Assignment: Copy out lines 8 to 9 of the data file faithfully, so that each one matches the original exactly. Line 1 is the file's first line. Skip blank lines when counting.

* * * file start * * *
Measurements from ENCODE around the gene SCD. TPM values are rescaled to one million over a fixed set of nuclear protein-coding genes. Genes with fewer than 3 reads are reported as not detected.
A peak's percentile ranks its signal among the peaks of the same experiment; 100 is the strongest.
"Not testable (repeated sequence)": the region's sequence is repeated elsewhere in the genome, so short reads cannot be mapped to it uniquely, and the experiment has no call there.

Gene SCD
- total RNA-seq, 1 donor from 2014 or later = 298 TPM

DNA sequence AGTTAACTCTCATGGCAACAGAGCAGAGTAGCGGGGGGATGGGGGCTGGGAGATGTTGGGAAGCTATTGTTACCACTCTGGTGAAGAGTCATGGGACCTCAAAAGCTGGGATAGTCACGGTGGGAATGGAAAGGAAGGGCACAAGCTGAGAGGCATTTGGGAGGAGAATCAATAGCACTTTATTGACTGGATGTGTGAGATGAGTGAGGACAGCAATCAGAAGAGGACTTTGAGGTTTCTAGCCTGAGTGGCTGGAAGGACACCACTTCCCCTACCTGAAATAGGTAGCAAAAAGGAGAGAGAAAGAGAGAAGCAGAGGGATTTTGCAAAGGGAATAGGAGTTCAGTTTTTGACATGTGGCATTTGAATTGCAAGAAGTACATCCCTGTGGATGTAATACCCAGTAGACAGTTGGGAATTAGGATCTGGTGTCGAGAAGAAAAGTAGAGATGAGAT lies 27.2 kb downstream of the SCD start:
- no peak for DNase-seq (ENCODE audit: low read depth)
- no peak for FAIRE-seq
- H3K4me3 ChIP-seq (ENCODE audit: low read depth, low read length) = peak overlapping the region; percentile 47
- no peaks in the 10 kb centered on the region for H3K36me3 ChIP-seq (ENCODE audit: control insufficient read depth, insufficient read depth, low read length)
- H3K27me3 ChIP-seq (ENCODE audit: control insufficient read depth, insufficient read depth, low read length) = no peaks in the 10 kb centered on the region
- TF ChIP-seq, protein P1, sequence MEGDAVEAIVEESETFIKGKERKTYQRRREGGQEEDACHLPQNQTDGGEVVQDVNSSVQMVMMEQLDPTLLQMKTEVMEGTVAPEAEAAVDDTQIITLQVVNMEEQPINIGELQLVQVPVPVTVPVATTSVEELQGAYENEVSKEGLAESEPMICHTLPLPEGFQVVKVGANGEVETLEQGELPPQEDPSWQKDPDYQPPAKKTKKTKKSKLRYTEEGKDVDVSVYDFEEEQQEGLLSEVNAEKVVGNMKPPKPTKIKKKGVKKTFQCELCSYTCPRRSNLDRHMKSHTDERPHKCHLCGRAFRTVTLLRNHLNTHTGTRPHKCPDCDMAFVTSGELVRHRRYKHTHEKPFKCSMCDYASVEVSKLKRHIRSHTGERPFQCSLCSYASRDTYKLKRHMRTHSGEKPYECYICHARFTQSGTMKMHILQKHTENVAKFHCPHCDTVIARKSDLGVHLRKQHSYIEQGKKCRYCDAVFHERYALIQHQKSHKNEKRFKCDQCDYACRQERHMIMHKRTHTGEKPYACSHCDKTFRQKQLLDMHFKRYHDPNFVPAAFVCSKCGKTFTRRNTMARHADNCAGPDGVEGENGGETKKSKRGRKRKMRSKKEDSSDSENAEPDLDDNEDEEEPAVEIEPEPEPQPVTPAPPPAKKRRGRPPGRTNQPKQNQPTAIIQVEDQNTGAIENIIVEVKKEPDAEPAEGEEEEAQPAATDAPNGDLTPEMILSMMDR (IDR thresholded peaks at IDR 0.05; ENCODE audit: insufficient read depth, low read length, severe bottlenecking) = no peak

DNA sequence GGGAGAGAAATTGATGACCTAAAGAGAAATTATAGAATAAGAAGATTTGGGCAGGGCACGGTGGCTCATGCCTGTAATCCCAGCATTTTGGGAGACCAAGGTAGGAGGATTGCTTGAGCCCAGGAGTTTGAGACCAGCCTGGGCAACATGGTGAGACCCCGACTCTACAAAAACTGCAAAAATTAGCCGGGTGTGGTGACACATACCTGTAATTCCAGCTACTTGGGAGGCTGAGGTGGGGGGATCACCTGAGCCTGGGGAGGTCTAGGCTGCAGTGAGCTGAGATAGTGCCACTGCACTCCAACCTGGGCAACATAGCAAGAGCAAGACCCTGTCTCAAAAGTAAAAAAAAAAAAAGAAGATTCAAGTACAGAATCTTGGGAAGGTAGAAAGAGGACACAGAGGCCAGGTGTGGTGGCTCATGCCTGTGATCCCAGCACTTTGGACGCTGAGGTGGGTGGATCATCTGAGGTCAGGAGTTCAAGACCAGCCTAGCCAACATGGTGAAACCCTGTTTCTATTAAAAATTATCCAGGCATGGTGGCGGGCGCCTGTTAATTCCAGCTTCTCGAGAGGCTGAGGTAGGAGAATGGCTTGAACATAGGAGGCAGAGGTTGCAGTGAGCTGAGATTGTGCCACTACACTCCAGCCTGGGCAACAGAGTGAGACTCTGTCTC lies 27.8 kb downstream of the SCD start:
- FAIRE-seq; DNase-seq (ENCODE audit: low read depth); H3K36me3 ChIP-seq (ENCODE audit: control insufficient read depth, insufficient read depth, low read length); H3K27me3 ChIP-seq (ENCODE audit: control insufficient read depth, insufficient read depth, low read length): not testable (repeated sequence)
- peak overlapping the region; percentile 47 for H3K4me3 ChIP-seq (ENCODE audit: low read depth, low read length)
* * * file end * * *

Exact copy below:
- no peak for FAIRE-seq
- H3K4me3 ChIP-seq (ENCODE audit: low read depth, low read length) = peak overlapping the region; percentile 47